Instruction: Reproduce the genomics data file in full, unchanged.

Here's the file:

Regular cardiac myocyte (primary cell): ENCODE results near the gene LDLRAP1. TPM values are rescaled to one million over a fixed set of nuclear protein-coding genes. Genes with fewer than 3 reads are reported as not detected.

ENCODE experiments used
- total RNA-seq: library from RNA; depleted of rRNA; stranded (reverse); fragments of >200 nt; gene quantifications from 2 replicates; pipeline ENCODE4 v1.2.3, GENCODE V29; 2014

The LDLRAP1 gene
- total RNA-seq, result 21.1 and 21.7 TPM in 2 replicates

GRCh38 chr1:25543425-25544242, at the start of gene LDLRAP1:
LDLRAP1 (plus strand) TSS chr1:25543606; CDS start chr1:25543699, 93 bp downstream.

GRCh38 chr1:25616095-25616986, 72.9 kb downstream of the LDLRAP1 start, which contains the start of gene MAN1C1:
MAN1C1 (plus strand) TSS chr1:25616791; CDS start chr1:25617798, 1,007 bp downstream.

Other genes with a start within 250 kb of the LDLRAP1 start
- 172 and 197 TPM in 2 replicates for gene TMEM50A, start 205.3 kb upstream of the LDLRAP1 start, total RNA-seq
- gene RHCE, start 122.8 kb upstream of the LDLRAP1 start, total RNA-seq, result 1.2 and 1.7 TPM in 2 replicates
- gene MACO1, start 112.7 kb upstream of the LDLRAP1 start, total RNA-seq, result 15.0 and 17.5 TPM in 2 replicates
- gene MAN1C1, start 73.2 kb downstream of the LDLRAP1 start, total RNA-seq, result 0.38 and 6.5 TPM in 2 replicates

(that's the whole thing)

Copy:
Regular cardiac myocyte (primary cell): ENCODE results near the gene LDLRAP1. TPM values are rescaled to one million over a fixed set of nuclear protein-coding genes. Genes with fewer than 3 reads are reported as not detected.

ENCODE experiments used
- total RNA-seq: library from RNA; depleted of rRNA; stranded (reverse); fragments of >200 nt; gene quantifications from 2 replicates; pipeline ENCODE4 v1.2.3, GENCODE V29; 2014

The LDLRAP1 gene
- total RNA-seq, result 21.1 and 21.7 TPM in 2 replicates

GRCh38 chr1:25543425-25544242, at the start of gene LDLRAP1:
LDLRAP1 (plus strand) TSS chr1:25543606; CDS start chr1:25543699, 93 bp downstream.

GRCh38 chr1:25616095-25616986, 72.9 kb downstream of the LDLRAP1 start, which contains the start of gene MAN1C1:
MAN1C1 (plus strand) TSS chr1:25616791; CDS start chr1:25617798, 1,007 bp downstream.

Other genes with a start within 250 kb of the LDLRAP1 start
- 172 and 197 TPM in 2 replicates for gene TMEM50A, start 205.3 kb upstream of the LDLRAP1 start, total RNA-seq
- gene RHCE, start 122.8 kb upstream of the LDLRAP1 start, total RNA-seq, result 1.2 and 1.7 TPM in 2 replicates
- gene MACO1, start 112.7 kb upstream of the LDLRAP1 start, total RNA-seq, result 15.0 and 17.5 TPM in 2 replicates
- gene MAN1C1, start 73.2 kb downstream of the LDLRAP1 start, total RNA-seq, result 0.38 and 6.5 TPM in 2 replicates